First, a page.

# Get log-normal distribution parameters by min, max, mean

Assuming there are three values existing for a dataset, min=100, mean=1000, max=10000. Is it possible to derive the mu and sigma value of assuming the data fit to lognormal distribution?

And if yes, how to implement in python?

• I am pretty sure that knowing the sample size would be crucial for this problem, since with a higher sample size min will be smaller and max bigger – rep_ho Nov 18 '19 at 12:13
• Your question is equivalent to "Assuming there are three values existing for a dataset, min$=2$, mean$=3$, max$=4$. Is it possible to derive the $\mu$ and $\sigma$ value of assuming the data fit to a normal distribution? though with a scaling factor of $\log_e 10$ – Henry Nov 18 '19 at 17:00

Given a random sample $$X_1,X_2,\dots,X_n$$ from a density $$f(x)$$ and cdf $$F(x)$$, the joint density of the sample minimum and maximum is $$f_{X_{(1)},X_{(n)}}(x_1,x_n)=\frac{n!}{(n-2)!}f(x_1)f(x_n)[F(x_n)-F(x_1)]^{n-2}.$$ Based on the central limit theorem, unless $$n$$ is small or $$\sigma$$ large, the distribution of the sample mean $$\bar X$$ conditional on $$X_{(1)}=x_1$$ and $$X_{(n)}=x_n$$ should be well approximated by a normal distribution with the appropriate mean and variance (derived from the mean and variance of the truncated lognormal distribution of the observations in-between the minimum and maximum $$x_1$$ and $$x_n$$). The likelihood based on observations $$x_{1},x_{n},\bar x$$ is then $$L(\mu,\sigma) = f_{X_{(1)},X_{(n)}}(x_1,x_n)f_{\bar X|X_{(1)}=x_1,X_{(n)}=x_n}(\bar x)$$ which you can maximise numerically with respect to $$\mu$$ and $$\sigma$$.

R implementation:

lnormpar <- function(x1, xn, xbar, n, start=c(0,1)) {
# negative log likelihood
nll <- function(theta) {
mu <- theta
sigma <- theta
z1 <- (log(x1)-mu)/sigma
z2 <- (log(xn)-mu)/sigma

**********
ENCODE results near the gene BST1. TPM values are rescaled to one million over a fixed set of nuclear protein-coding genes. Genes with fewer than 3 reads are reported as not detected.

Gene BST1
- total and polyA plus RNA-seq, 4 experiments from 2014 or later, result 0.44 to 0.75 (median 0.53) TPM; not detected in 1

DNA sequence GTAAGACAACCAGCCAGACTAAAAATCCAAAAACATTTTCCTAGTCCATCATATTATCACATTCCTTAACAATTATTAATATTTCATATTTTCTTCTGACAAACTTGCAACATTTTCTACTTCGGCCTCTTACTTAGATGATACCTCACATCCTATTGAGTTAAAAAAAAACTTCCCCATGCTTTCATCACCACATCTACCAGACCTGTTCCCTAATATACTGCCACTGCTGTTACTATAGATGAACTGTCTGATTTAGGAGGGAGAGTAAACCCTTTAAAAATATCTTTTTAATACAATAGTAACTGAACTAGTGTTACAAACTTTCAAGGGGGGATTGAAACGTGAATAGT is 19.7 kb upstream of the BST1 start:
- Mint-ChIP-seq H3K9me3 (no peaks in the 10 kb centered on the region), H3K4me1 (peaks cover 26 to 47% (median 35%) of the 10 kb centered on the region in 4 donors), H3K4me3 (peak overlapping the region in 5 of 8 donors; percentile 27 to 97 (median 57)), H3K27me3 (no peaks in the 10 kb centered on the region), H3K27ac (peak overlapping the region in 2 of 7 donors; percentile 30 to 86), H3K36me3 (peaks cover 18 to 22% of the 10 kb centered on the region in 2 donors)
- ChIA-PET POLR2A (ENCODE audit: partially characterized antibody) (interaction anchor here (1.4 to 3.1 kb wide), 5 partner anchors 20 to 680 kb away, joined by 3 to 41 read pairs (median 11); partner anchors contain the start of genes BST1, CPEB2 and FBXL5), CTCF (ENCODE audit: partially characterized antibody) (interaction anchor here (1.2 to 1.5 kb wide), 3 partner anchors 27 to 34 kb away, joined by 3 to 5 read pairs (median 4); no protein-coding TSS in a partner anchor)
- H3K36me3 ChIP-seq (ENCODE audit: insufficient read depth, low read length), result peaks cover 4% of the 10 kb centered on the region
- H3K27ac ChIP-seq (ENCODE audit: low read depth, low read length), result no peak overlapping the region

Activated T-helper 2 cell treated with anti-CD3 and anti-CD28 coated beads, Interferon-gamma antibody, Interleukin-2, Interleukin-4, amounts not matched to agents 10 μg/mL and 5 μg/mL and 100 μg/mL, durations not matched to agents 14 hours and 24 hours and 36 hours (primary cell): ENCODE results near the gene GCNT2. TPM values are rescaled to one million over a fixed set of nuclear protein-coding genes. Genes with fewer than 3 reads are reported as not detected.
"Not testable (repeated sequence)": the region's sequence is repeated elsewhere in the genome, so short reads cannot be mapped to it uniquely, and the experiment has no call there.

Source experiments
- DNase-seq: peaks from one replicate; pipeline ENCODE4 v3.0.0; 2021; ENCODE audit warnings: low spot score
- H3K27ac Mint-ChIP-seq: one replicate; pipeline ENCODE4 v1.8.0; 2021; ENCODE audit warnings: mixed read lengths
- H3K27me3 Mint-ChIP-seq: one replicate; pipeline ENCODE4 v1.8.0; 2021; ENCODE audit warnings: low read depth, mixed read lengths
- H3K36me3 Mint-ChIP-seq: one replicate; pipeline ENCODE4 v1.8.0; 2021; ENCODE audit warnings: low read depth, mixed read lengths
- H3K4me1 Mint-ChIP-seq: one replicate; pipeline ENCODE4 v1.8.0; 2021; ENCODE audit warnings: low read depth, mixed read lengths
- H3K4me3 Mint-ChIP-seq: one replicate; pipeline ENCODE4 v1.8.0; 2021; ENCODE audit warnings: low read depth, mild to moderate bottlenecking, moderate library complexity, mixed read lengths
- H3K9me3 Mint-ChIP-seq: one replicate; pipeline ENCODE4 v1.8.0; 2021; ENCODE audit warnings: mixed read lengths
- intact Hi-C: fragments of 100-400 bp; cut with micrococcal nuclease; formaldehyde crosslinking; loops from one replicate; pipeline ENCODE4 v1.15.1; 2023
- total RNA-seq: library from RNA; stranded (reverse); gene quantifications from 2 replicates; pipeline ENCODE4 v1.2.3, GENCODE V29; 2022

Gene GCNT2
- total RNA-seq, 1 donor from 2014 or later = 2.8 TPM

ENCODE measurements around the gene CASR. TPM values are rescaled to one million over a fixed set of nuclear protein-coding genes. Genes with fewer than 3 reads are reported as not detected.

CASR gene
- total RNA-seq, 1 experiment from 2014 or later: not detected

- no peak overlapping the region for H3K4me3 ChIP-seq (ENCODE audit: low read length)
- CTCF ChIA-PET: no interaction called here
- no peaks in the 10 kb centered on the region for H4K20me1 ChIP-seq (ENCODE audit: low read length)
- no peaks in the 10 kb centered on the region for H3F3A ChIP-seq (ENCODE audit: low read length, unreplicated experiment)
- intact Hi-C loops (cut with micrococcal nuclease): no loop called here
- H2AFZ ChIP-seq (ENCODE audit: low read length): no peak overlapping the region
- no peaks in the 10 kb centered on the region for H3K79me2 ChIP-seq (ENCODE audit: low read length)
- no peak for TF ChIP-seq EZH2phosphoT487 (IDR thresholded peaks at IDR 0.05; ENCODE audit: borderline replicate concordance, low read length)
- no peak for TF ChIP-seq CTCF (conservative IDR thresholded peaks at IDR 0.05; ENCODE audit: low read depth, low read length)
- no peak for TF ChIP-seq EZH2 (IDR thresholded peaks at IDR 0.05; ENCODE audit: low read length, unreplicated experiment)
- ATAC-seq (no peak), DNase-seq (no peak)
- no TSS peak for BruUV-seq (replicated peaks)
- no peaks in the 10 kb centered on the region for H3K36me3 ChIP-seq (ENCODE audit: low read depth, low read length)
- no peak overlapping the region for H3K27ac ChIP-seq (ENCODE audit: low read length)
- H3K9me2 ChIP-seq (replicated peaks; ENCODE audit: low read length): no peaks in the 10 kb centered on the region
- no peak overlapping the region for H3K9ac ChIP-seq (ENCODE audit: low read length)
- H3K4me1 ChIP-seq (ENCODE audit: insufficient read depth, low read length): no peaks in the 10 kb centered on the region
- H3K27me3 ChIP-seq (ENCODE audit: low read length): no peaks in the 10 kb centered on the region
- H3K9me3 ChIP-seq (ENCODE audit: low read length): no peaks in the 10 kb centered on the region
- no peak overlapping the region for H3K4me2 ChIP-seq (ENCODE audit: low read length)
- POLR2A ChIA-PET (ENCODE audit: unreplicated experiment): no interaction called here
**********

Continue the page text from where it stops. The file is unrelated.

# mean and variance of (x_1,x_n)-truncated lognormal
mu1.trunc <- exp(mu + sigma^2/2)*
(pnorm(z2 - sigma) - pnorm(z1 - sigma))/
(pnorm(z2) - pnorm(z1))
mu2.trunc <- exp(2*mu + 2*sigma^2)*
(pnorm(z2 - 2*sigma) - pnorm(z1 - 2*sigma))/
(pnorm(z2) - pnorm(z1))
var.trunc <- mu2.trunc - mu1.trunc^2
# joint density of x1, xn, xbar
ll <-
sum(dlnorm(c(x1,xn), mu, sigma, log=TRUE)) +
(n-2)*log(plnorm(xn, mu, sigma) - plnorm(x1, mu,sigma)) +
dnorm(xbar, (x1 + xn + (n-2)*mu1.trunc)/n, sqrt(var.trunc/(n-2)), log=TRUE)
-ll
}
# maximise the log likelihood
opt <- optim(start, nll, hessian=TRUE)
# extract parameter estimates
res <- cbind(opt$par, sqrt(diag(solve(opt$hessian))))
rownames(res) <- c("mu","sigma")
colnames(res) <- c("Estimate","Std. Error")
res
}


The result assuming a sample size of $$n=10$$:

> lnormpar(x1=100,xn=10000,xbar=1000,n=10)
Estimate Std. Error
mu    6.489252  0.5747346
sigma 1.409383  0.3306496

• I think the same logic applies to the log-normal distribution in question, though one has to omit the part of the argument involving the central limit theorem. – Vadim Nov 18 '19 at 12:07
• I know that the answer writer is aware of this, but the way OP phrased the question compels me to point out: this is a way of estimating $\mu$ and $\sigma$. We cannot derive them in the sense of finding their true values, from the information given. – Ceph Nov 18 '19 at 20:11

Strictly speaking: no. The log-normal distribution is defined on the real half-axis $$(0, +\infty)$$, so its min is $$0$$, while its max is $$+\infty$$. That is: the min and max values that you gave are meaningless.

However, log-normal is a distribution with only two parameters ($$\mu$$ and $$\sigma$$), so you could determine them, if you had values of two meaningful parameters. E.g., if you were given the mean and the median, you could determine the parameters from the relations: \begin{align} \text{mean} & = e^{\mu + \frac{\sigma^2}{2}},\\ \text{median} & = e^\mu. \end{align}

• but surely some parameters will be more likely than others, even tho any lognormal is (0,inf) – rep_ho Nov 18 '19 at 12:01
• One can do a probabilistic estimate, as suggested here the other answer. However in this case it would be reasonable to include more data than given in the question. – Vadim Nov 18 '19 at 12:09
• The min and max values of the question are explicitly about a "dataset," not about the underlying distribution. In light of that, this discussion--although correct--is irrelevant. – whuber Nov 18 '19 at 17:53